Typically they’re already paying out large amounts on credit cards, auto loans or leases and student debt — about 30 percent of current monthly income for those age 21 to 30 as of 2012, according to a new report from research economist Gay Cororaton of the National Association of Realtors. Factoring in the cost of a typical mortgage for an entry-level purchase, the debt-to-income ratio as of 2012 for these individuals exceeded 60 percent, Cororaton estimates. Even with a 5 percent increase in income per year, they would not be able to qualify under the 43 percent debt-to-income test until 2019.

Lenders brought this problem onto themselves. When lenders embraced Ponzis during the credit bubble of the 00s, lenders competed with each other to see who could load borrowers up with more debts first. Since it was a giant Ponzi scheme, there we no regulatory or self-imposed limits on the amount of debt provided to eager Ponzis. It wasn’t until the Ponzi scheme collapsed that lenders faced the facts: not just weren’t Ponzis capable of paying back the debt, they weren’t even capable of servicing the debt they were given unless some other lender gave them more debt to make debt-service payments — the essence of a Ponzi scheme. Without the free money flowing into the hands of Ponzis, consumer spending dried up, and the economy experienced the worst drought in 80 years.

The solution to the problem was obvious: debt had to be limited to what borrowers could afford to repay without more Ponzi debt, but whose ox was to be gored? Credit cards? Nope. Student loans? Nope. Car Loans? Nope. The only limit put on lending of any kind was an overall cap on debt-to-income ratios imposed on home loans. So while other forms of debt continued largely unabated, each of these loans took away from the limit imposed on mortgage debt; consequently, purchase mortgage applications continue in the doldrums, first-time homebuyer participation is near record lows, and nobody has a good solution to the problem.

realtors have a solution: loosen mortgage standards. Some politicians even agree with this foolishness, but so far cooler heads prevail. Loosening mortgage standards, particularly the 43% DTI limit merely allows lenders to inflate another unstable Ponzi Scheme. Loading borrowers up with more debts than they can handle merely leads to another painful credit crunch. Others have propose widespread debt forgiveness, to help borrowers get DTIs back under control. This is tantamount to giving irresponsible borrowers a free pass; moral hazard dictates this will lead to even more irresponsible borrowing.

Millennial borrowers must reduce their debt loads. They could declare bankruptcy and start over; however, that solution that does not solve their student debt problems, nor does it increase the speed at which they qualify for a mortgage. Millennials could solicit gifts from relatives (as the full article above suggests), but how realistic is that? Not everyone comes from a wealthy family, and even some that have wealthy relatives either would not ask or might not be given such a gift. Free money from family is not the solution. Realistically, Millennials will need to work, sacrifice, and pay off their debts without incurring new ones if they are ever to qualify for a mortgage. Any shortcuts to this end will be disastrous — not that realtors won’t lobby for disastrous shortcuts. We can only hope politicians are wise enough not to give in to the bad alternatives that may hasten a new and painful housing bubble.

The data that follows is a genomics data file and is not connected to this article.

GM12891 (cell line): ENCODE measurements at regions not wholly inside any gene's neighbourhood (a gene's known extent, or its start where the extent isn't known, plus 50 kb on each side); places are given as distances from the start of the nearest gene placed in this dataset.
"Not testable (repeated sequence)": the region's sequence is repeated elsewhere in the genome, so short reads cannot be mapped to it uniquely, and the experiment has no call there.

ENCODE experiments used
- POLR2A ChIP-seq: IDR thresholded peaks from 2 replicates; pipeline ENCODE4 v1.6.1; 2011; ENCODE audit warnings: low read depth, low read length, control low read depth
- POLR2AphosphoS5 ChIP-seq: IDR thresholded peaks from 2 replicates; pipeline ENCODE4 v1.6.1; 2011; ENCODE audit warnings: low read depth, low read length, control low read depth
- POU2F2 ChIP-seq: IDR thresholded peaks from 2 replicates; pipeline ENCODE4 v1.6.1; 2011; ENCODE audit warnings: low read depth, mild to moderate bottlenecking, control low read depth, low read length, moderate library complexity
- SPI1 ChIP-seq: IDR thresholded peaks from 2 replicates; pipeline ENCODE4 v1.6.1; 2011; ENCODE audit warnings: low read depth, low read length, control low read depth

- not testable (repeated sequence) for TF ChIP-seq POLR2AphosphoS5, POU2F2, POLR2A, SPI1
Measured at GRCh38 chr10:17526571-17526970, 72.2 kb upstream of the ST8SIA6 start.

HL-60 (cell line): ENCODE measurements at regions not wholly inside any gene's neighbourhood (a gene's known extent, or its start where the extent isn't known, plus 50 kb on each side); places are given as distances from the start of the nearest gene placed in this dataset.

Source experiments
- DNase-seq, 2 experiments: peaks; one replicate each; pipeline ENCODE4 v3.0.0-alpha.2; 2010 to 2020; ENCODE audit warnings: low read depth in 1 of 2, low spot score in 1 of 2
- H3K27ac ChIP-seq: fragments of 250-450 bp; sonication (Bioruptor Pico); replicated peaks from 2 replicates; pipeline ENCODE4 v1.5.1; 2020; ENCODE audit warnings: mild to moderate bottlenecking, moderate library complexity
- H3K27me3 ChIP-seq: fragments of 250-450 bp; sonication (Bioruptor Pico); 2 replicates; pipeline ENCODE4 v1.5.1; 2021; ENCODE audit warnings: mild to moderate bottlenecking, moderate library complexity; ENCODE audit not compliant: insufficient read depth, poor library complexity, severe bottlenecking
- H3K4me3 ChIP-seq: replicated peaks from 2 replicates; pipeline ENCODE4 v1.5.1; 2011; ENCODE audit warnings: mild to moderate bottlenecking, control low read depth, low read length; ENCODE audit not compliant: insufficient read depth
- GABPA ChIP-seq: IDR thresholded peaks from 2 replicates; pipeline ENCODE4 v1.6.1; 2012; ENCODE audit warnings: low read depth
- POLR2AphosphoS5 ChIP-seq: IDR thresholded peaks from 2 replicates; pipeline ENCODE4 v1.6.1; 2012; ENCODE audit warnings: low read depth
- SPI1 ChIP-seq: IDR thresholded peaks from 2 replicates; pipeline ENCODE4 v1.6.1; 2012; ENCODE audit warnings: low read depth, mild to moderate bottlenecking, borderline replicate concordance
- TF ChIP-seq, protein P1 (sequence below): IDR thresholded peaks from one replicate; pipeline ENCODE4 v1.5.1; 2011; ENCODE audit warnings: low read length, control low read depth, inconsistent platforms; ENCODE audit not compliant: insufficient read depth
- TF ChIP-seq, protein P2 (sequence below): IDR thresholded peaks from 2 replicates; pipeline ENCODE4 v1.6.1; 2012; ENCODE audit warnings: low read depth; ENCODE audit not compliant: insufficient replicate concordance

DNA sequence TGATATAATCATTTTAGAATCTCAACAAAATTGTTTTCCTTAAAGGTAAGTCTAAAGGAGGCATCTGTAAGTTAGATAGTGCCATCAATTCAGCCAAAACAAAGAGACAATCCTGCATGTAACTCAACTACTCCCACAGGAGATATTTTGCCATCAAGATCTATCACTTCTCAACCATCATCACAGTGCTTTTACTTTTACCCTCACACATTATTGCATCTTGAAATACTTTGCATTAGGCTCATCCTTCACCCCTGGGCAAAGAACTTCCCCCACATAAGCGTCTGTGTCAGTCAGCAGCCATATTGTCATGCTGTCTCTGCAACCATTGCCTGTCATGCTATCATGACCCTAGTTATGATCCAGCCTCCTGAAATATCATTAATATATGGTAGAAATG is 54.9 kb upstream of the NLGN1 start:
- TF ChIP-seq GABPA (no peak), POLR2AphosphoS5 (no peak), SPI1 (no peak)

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6964 East OVERLOOK Anaheim Hills, CA 92807

$2,400,000 …….. Asking Price
$600,000 ………. Purchase Price
4/10/1991 ………. Purchase Date

$1,800,000 ………. Gross Gain (Loss)
($192,000) ………… Commissions and Costs at 8%
$1,608,000 ………. Net Gain (Loss)
300.0% ………. Gross Percent Change
268.0% ………. Net Percent Change
6.2% ………… Annual Appreciation

Cost of Home Ownership
$2,400,000 …….. Asking Price
$480,000 ………… 20% Down Conventional
4.77% …………. Mortgage Interest Rate
30 ……………… Number of Years
$1,920,000 …….. Mortgage
$494,469 ………. Income Requirement

$10,039 ………… Monthly Mortgage Payment
$2,080 ………… Property Tax at 1.04%
$0 ………… Mello Roos & Special Taxes
$500 ………… Homeowners Insurance at 0.25%
$0 ………… Private Mortgage Insurance
$155 ………… Homeowners Association Fees
$12,774 ………. Monthly Cash Outlays

($2,267) ………. Tax Savings
($2,407) ………. Principal Amortization
$872 ………….. Opportunity Cost of Down Payment
$320 ………….. Maintenance and Replacement Reserves
$9,292 ………. Monthly Cost of Ownership

Cash Acquisition Demands
$25,500 ………… Furnishing and Move-In Costs at 1% + $1,500
$25,500 ………… Closing Costs at 1% + $1,500
$19,200 ………… Interest Points at 1%
$480,000 ………… Down Payment
$550,200 ………. Total Cash Costs
$142,400 ………. Emergency Cash Reserves
$692,600 ………. Total Savings Needed